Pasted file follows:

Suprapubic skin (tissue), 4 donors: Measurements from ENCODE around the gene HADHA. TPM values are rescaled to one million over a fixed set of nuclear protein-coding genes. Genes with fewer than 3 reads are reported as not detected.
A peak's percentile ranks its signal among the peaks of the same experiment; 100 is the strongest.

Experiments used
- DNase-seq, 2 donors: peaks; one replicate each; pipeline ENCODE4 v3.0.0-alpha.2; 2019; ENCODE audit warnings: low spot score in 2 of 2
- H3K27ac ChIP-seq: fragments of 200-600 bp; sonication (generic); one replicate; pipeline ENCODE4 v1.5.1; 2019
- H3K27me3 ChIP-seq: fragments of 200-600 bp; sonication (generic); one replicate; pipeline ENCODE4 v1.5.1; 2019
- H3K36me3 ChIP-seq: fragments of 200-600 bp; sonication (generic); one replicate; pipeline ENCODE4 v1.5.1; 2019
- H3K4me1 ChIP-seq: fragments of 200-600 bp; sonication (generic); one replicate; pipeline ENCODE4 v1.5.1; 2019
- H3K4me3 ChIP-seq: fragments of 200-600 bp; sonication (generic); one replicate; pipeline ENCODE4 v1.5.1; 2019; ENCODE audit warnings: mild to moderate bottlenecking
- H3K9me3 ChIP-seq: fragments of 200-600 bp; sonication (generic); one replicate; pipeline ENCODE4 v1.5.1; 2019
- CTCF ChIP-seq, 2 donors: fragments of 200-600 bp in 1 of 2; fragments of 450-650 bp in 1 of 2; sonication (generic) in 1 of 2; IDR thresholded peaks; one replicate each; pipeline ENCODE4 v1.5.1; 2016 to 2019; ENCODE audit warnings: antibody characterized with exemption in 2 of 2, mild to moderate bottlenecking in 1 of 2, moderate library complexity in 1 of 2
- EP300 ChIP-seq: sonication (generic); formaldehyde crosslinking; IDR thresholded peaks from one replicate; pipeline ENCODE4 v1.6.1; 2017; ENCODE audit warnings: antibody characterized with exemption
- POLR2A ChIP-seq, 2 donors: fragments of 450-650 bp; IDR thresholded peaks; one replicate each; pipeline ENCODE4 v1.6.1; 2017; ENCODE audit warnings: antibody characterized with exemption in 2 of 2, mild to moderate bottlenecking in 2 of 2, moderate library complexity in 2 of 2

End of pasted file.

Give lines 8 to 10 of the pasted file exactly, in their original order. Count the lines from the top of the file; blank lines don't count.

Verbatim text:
- H3K4me1 ChIP-seq: fragments of 200-600 bp; sonication (generic); one replicate; pipeline ENCODE4 v1.5.1; 2019
- H3K4me3 ChIP-seq: fragments of 200-600 bp; sonication (generic); one replicate; pipeline ENCODE4 v1.5.1; 2019; ENCODE audit warnings: mild to moderate bottlenecking
- H3K9me3 ChIP-seq: fragments of 200-600 bp; sonication (generic); one replicate; pipeline ENCODE4 v1.5.1; 2019